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Long-Term Growth and Productivity Trends: Secular Stagnation or Temporary Slowdown?


  • Antonin Bergeaud

    (PSE - Paris School of Economics)

  • Gilbert Cette

    () (Centre de recherche de la Banque de France - Banque de France, AMSE - Aix-Marseille Sciences Economiques - EHESS - École des hautes études en sciences sociales - AMU - Aix Marseille Université - ECM - Ecole Centrale de Marseille - CNRS - Centre National de la Recherche Scientifique)

  • Rémy Lecat

    () (Centre de recherche de la Banque de France - Banque de France)


Economic growth in advanced countries has slowed in successive stages since the 1970s and, since the crisis, has fallen to a historical low compared with the 20th century. This slowdown is mainly attributable to weaker growth in total factor productivity. In emerging countries, the situation varies: in some countries, such as South Korea and Chile, GDP per capita have been converging for several decades; in others, such as Argentina, Brazil and Mexico, relative GDP per capita has stagnated or even declined. While weak long-term growth in these latter countries can be attributed to a lack of appropriate institutions, the widespread slowdown observed in advanced countries is more difficult to interpret. One possible explanation that we explore is the decline in real interest rates since the 1990s. A circular relationship appears to exist between interest rates and productivity: productivity determines long-term returns on capital and thereby interest rates; interest rates in turn determine the minimum productivity expected from investment projects. The decline in real interest rates, which is in part attributable to demographic factors, may have led to a slowdown in productivity by making an increasing number of unproductive companies and projects profitable. We illustrate this circular relationship using a cross-country panel regression. One way of breaking out of the circular relationship would be via a new technological revolution linked to the digital economy, or, in countries where there is still room for convergence, via structural reforms to improve the diffusion of Information and Communication Technologies (ICT).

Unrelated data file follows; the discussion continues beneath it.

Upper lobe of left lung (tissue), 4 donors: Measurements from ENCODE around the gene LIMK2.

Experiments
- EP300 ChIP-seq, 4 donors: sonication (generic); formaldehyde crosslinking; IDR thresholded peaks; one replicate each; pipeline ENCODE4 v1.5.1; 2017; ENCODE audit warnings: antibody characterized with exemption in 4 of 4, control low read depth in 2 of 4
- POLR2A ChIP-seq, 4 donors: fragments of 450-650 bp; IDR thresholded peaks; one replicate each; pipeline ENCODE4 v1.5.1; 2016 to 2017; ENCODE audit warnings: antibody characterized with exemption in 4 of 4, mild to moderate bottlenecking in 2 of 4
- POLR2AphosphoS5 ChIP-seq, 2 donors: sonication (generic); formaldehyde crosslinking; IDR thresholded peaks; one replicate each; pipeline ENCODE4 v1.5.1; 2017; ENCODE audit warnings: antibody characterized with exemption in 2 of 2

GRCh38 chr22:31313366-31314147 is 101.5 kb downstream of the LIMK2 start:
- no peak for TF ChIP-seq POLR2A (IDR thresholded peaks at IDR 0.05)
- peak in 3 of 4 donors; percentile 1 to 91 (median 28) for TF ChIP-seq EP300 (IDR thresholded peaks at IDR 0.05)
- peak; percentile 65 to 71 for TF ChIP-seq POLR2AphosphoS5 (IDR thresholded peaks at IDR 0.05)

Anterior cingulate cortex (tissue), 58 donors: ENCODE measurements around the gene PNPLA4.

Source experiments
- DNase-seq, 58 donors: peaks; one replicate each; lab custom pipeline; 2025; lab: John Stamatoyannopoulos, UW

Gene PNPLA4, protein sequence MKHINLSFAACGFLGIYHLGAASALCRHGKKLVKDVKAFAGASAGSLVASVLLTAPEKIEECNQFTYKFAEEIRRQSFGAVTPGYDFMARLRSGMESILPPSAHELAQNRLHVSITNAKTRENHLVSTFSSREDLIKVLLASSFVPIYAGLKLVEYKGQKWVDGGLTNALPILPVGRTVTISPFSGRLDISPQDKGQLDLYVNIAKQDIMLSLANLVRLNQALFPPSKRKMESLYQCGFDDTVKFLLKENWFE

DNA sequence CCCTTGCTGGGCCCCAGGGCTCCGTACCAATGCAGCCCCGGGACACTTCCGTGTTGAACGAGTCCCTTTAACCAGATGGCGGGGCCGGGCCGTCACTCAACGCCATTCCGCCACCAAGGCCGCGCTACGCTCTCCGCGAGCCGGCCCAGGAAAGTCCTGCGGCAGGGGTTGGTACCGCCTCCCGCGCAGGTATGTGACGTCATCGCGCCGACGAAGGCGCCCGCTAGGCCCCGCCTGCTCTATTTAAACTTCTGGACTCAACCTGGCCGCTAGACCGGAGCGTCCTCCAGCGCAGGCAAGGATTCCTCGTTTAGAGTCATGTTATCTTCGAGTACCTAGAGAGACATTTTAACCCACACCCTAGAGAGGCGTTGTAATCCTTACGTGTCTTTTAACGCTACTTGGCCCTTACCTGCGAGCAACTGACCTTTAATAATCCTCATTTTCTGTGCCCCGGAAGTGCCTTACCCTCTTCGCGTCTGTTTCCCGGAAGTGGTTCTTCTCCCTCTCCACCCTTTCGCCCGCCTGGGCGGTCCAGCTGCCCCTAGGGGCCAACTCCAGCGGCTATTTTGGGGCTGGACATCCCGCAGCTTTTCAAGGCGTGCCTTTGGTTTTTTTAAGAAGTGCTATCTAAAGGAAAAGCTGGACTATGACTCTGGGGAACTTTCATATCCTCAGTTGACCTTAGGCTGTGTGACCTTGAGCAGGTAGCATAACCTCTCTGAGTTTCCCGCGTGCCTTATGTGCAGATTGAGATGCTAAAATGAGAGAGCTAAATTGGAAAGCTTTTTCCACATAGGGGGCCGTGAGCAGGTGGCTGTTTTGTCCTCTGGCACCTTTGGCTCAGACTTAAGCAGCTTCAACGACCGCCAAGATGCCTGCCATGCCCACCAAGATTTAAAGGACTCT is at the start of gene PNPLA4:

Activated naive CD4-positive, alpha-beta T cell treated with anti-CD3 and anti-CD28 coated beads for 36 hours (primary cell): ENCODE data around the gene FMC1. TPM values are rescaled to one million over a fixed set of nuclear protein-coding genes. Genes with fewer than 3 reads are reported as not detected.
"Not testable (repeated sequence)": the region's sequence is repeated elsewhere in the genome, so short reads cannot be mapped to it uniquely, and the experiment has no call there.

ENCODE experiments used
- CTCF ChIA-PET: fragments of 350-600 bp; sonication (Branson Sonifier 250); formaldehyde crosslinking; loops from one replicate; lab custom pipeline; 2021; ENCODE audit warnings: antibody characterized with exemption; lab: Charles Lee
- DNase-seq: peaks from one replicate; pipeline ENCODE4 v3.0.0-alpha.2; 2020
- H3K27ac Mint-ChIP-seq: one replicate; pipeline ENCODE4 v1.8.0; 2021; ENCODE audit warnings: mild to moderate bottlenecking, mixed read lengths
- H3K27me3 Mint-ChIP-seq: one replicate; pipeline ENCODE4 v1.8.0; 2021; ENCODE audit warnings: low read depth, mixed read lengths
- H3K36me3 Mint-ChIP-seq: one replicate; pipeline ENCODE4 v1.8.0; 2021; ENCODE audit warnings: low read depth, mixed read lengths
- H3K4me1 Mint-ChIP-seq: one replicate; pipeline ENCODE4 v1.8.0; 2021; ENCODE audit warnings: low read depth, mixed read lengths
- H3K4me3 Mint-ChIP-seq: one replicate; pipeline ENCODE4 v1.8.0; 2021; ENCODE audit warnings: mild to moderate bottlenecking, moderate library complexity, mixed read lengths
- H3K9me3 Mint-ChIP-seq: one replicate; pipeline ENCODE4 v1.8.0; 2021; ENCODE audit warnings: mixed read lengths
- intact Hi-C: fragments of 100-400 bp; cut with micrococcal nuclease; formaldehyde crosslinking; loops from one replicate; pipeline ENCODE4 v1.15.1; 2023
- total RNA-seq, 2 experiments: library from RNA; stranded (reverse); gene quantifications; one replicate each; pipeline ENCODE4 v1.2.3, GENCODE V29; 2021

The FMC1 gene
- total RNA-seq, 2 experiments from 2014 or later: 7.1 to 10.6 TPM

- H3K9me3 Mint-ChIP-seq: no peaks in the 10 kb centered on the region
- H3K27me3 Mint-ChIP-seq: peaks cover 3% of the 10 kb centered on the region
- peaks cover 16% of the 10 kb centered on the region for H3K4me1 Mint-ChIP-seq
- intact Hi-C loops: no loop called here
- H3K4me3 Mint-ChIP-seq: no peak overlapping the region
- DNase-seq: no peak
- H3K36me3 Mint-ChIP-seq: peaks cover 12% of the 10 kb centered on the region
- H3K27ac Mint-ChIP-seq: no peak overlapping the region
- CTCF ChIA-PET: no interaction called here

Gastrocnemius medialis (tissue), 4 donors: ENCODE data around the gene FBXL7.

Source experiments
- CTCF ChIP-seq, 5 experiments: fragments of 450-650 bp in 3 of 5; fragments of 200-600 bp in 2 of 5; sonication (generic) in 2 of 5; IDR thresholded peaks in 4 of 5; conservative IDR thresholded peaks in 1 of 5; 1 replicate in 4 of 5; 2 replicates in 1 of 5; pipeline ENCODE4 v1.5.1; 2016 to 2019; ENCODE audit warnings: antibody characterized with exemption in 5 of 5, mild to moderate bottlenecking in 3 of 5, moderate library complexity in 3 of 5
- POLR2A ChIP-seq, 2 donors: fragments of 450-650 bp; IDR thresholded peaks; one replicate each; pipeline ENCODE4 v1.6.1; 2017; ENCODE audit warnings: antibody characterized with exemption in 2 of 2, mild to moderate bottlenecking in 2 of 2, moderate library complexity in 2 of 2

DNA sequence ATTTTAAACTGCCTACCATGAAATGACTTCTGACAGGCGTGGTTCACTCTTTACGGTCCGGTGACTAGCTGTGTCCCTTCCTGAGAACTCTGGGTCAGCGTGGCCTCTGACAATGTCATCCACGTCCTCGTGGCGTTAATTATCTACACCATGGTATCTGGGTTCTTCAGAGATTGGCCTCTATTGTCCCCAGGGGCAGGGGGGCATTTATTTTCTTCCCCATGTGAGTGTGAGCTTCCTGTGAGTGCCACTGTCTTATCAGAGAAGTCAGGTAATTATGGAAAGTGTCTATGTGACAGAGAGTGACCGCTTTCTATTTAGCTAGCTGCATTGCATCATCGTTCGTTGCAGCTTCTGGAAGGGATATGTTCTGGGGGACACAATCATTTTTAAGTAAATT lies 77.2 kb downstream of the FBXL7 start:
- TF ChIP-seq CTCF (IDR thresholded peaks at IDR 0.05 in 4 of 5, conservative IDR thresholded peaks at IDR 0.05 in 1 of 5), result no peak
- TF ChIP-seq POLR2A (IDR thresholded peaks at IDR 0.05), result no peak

Suggested Citation

  • Antonin Bergeaud & Gilbert Cette & Rémy Lecat, 2018. "Long-Term Growth and Productivity Trends: Secular Stagnation or Temporary Slowdown?," Post-Print hal-02075916, HAL.
  • Handle: RePEc:hal:journl:hal-02075916
    DOI: 10.3917/reof.157.0037
    Note: View the original document on HAL open archive server:

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